About 25 percent of battlefield casualties are medically preventable, according to the Army Institute of Surgical Research. But what if there was something that could buy that wounded soldier time? One local company is working on doing just that.

In the pretend world of video games like Halo, humans battling aliens can sustain life-threatening wounds. That’s when you reach into your first-aid kit and inject yourself with a material called “biofoam.” Upon contact, this foam stops bleeding and keeps organs intact. Sounds impossible, right? Not for Watertown-based biomedical company Arsenal Medical, who is working on a real-life version of biofoam.

CEO Duke Collier and his team at Arsenal are in the business of buying time for those on the battlefield.

“We talk to the medics a lot and they talk about things like stuffing dirt up into wounds — anything they can think of to try and stabilize the patient,” Collier said.

Arsenal Medical has received a $15.5 million grant from the Defense Advanced Research Projects Agency —or DARPA, to develop an injectable foam that would be used in the battlefield to stop internal bleeding in the abdominal cavity.

Not your average foam

Upma Sharma, the head of foam technology at Arsenal, said this foam could prevent thousands of casualties.

“Liver injuries, gunshots to the liver are quite common,” Sharma said. “And right now there’s nothing you can do.”

Which means too many soldiers are bleeding to death from an injury that is easily fixable if they reach a surgeon sooner, or have some kind of intervention to stop the bleeding. Just ask David King, a trauma surgeon at Massachusetts General Hospital and the U.S. Army.

Ask the doctor

“The most frustrating thing is when you operate on those patients and you realize that the injury they have is easily surgically correctable and you correct it," King said. "But they’ve just been down too long already, and there’s no way to bring them back.”

King has worked in various emergency care conditions in Iraq and Afghanistan — from a sprawling military hospital in Baghdad to a small, mobile surgical unit in the middle of the desert. But regardless of how sophisticated or austere the hospital setting, King says a key factor in a soldier’s survivability is time. That’s where Arsenal’s injectable foam comes in.

“In the case of the polymer, it’s trying to convert those potentially salvageable deaths into survivors so they can arrive alive to a surgeon-- so they have a chance at getting their injury fixed,” King said. “Surgeons -- particularly combat surgeons -- have been looking for this kind of solution for a long time.”

King is advising the team at Arsenal Medical on the conditions they need to consider — the foam injector has to be small, portable, and fit in an Army medic’s kit. It has to withstand extreme temperatures, and be easy to use -- so easy that the medic doesn’t have to think too hard about assembling the device in the middle of combat — right before he injects it into the wounded soldier’s belly button. That’s right—the belly button, because as Duke Collier points out—it’s an easy entry because everyone has one.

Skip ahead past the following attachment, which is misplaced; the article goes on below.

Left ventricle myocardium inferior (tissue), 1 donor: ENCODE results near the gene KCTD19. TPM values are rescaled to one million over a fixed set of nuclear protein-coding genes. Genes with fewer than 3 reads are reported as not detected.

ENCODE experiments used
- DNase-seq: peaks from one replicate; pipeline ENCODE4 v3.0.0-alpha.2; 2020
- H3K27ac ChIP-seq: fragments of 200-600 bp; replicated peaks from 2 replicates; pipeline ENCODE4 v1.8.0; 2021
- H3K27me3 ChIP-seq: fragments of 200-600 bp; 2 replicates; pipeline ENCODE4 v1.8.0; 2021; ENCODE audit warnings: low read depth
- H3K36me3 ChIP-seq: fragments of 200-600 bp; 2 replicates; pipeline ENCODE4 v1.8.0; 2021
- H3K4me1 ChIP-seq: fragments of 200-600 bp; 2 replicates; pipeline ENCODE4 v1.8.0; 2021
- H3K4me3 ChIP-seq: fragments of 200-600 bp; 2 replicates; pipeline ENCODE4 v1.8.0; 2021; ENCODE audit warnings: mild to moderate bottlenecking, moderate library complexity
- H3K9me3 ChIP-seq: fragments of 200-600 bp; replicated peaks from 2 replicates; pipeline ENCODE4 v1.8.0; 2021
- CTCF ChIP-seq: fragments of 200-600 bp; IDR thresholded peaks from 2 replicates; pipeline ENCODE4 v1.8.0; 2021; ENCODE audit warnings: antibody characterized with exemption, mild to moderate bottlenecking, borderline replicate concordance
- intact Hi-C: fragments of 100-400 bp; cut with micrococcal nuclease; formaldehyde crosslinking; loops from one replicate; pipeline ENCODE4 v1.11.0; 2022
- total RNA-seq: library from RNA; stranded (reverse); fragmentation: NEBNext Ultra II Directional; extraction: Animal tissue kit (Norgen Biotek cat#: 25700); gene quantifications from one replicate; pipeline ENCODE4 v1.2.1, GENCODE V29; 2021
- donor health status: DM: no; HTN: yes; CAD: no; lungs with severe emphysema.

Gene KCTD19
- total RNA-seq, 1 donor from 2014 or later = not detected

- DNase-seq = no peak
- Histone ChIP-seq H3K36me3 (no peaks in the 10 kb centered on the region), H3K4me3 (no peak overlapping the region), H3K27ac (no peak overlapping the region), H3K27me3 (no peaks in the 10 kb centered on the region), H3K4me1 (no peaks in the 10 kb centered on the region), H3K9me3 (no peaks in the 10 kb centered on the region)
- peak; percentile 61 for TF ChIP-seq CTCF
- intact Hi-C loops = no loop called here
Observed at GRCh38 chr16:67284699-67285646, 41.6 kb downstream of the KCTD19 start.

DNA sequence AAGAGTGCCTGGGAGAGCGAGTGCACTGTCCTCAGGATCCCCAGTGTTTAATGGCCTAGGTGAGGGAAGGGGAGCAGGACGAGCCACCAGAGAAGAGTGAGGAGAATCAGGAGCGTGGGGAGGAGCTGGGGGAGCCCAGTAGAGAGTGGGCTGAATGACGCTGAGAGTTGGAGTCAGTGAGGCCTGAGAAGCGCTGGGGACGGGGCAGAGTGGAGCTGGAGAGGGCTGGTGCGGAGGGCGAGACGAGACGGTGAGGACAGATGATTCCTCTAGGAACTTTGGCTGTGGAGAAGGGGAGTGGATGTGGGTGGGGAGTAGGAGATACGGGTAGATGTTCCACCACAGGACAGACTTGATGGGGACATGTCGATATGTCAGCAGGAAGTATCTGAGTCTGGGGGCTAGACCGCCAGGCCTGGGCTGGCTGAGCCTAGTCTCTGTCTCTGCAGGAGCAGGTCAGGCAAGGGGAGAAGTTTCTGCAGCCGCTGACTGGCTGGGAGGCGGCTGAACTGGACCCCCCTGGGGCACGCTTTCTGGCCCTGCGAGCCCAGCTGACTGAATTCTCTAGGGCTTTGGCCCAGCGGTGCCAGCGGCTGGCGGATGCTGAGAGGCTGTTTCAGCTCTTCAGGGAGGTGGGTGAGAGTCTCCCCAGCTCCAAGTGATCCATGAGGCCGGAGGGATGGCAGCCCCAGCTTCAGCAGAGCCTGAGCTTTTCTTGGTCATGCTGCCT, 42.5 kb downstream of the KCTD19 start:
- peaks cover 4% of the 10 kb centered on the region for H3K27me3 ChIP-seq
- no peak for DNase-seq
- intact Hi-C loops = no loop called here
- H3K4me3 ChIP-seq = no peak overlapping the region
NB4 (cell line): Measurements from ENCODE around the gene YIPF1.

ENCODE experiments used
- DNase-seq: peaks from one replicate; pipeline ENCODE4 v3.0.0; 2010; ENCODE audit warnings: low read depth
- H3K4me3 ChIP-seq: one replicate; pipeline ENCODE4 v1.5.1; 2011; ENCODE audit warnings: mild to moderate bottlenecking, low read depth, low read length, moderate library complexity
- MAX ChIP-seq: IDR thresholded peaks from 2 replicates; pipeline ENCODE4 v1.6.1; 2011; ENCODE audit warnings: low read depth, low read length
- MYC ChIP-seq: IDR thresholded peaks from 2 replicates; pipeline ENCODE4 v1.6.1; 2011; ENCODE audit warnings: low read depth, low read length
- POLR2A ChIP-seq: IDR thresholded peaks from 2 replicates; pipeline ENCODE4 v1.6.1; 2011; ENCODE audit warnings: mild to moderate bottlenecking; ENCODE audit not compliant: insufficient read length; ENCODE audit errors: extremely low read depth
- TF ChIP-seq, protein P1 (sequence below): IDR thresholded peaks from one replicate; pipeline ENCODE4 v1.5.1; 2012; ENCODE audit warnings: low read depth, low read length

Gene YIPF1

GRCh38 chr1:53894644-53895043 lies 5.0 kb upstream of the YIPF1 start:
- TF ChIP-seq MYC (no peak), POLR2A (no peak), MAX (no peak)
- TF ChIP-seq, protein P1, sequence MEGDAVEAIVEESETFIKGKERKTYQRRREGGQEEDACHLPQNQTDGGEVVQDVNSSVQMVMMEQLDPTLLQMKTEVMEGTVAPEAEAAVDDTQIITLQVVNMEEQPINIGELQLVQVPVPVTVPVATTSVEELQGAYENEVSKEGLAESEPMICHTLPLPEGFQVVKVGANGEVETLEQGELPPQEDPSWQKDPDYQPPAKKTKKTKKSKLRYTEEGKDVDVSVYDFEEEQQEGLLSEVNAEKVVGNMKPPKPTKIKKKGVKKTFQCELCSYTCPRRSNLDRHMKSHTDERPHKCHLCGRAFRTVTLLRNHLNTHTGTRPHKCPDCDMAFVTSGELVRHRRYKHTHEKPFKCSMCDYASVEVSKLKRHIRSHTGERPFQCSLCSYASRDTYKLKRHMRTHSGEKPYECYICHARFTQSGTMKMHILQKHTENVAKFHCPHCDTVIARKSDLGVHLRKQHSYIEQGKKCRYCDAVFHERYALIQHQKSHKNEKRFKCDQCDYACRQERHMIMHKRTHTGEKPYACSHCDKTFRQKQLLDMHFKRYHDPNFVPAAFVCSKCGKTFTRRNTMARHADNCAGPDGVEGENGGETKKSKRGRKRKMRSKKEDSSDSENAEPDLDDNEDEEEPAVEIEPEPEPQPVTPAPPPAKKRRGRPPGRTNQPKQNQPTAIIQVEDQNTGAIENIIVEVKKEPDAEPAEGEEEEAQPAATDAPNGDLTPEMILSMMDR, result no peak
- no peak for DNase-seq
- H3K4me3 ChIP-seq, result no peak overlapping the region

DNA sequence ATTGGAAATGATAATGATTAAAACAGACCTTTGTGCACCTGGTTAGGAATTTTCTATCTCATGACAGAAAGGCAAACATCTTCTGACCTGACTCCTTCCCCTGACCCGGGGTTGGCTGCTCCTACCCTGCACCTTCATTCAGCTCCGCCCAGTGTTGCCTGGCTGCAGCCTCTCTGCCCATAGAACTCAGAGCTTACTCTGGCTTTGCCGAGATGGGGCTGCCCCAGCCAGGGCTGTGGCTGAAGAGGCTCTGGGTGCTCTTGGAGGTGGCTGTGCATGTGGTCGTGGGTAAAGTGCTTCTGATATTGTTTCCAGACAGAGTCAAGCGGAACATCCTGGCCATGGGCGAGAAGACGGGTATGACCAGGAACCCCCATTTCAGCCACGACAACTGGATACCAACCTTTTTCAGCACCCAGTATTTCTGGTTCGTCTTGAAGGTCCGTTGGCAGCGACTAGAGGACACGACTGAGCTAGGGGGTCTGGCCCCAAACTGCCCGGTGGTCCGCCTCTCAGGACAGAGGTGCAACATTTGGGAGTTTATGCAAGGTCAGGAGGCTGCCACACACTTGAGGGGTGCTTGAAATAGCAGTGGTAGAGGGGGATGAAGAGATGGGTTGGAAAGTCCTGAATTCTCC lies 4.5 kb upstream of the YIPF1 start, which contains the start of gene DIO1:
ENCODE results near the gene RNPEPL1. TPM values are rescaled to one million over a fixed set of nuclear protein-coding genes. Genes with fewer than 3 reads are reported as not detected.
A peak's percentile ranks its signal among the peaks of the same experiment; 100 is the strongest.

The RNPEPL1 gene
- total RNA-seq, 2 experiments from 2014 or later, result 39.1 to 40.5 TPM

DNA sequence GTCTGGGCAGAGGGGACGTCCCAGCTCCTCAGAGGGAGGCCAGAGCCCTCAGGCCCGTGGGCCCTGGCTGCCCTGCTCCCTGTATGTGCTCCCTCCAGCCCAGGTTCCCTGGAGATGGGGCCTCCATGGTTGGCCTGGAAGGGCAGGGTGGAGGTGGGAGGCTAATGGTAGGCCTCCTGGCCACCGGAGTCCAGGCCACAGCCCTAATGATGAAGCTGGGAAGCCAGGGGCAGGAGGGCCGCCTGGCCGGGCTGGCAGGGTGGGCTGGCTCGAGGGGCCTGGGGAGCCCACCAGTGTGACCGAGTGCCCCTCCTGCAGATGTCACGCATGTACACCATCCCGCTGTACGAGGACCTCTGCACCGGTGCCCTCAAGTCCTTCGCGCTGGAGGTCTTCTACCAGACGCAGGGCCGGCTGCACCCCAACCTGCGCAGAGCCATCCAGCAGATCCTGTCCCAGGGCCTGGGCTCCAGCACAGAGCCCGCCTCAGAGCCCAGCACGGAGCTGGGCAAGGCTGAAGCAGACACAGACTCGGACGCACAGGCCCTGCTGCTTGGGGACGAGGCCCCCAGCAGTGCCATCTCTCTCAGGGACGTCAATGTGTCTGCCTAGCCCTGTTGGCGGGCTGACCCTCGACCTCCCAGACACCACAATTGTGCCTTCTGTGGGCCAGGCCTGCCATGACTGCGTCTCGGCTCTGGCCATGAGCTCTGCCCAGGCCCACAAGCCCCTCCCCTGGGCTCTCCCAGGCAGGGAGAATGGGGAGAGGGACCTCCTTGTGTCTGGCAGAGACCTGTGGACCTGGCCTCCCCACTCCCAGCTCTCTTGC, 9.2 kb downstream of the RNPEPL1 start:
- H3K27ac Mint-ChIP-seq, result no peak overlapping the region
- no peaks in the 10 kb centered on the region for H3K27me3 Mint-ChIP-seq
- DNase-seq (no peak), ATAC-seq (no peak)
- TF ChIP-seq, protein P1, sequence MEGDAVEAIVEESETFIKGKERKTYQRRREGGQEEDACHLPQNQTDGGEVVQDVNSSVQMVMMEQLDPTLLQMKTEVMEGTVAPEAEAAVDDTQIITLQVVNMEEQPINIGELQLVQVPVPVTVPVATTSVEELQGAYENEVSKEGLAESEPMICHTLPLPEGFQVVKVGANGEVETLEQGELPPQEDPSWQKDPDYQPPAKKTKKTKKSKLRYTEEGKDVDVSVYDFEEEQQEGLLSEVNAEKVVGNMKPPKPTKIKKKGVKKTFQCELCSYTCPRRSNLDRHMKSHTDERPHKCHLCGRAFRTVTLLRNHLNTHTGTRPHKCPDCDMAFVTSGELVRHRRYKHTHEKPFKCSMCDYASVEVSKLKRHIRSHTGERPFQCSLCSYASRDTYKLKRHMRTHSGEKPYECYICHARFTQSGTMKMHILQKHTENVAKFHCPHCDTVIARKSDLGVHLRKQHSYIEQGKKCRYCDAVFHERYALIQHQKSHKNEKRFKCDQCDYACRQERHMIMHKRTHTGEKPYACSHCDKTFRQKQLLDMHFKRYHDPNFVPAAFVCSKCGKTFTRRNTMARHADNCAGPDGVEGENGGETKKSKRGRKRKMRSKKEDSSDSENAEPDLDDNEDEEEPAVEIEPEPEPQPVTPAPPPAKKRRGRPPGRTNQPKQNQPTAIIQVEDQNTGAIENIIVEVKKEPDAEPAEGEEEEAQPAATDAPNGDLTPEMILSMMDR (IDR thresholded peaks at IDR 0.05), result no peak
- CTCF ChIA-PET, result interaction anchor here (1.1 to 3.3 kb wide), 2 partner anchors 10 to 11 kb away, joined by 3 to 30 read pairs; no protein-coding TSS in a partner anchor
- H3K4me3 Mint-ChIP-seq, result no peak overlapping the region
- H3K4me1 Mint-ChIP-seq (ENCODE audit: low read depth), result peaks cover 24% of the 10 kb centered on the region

“We’re going to go into the body at the same place every time but the wound could be anywhere in the abdomen,” Collier said. “It’s a very fancy caulking gun at one level.”

So how does it work?

Two separate solutions are loaded into what looks like a double-barreled caulking gun. The solutions mix when injected, and once the foam is inside, it expands inside the entire abdominal cavity and solidifies to a consistency that resembles a mattress foam topper. This blocks any blood from seeping out from the injury, potentially buying a soldier an hour -- maybe upwards of three hours -- until he or she is transported to a field hospital for surgery. But unlike the biofoam in the Halo videogame, it’s not meant to stay inside forever. After all, it’s a polymer and has to be removed.

Sharma said the only way to get it out is surgery.

“So you create an incision and then remove the foam," Sharma said. "That incision is going to be required anyway because of whatever repair you have to do for the person because of the severe injury. And then the foam comes out in a single piece. We compare the adhesion to a Post-It note. It comes right out.”

Not your average ham

So who on the Arsenal team is testing the foam out? Pigs. At MGH’s Knight Surgical Research Lab, Arsenal is using pigs because they are similar in size to humans. And the results have been good, with a high survivability rate of 75 percent to 80 percent. Arsenal’s next step is to begin discussions with the U.S. Food and Drug Administration, hopefully within the next few months, Collier said.

“Obviously, the Army feels enormous pressure to get this into the hands of medics," Collier said. "But the Army also feels enormous pressure to do it in a responsible way.”

Once the foam is in the kits of military medics, the next step is to place it in the hands of paramedics and first responders in our neighborhoods — a far-reaching goal for now, but not far-fetched.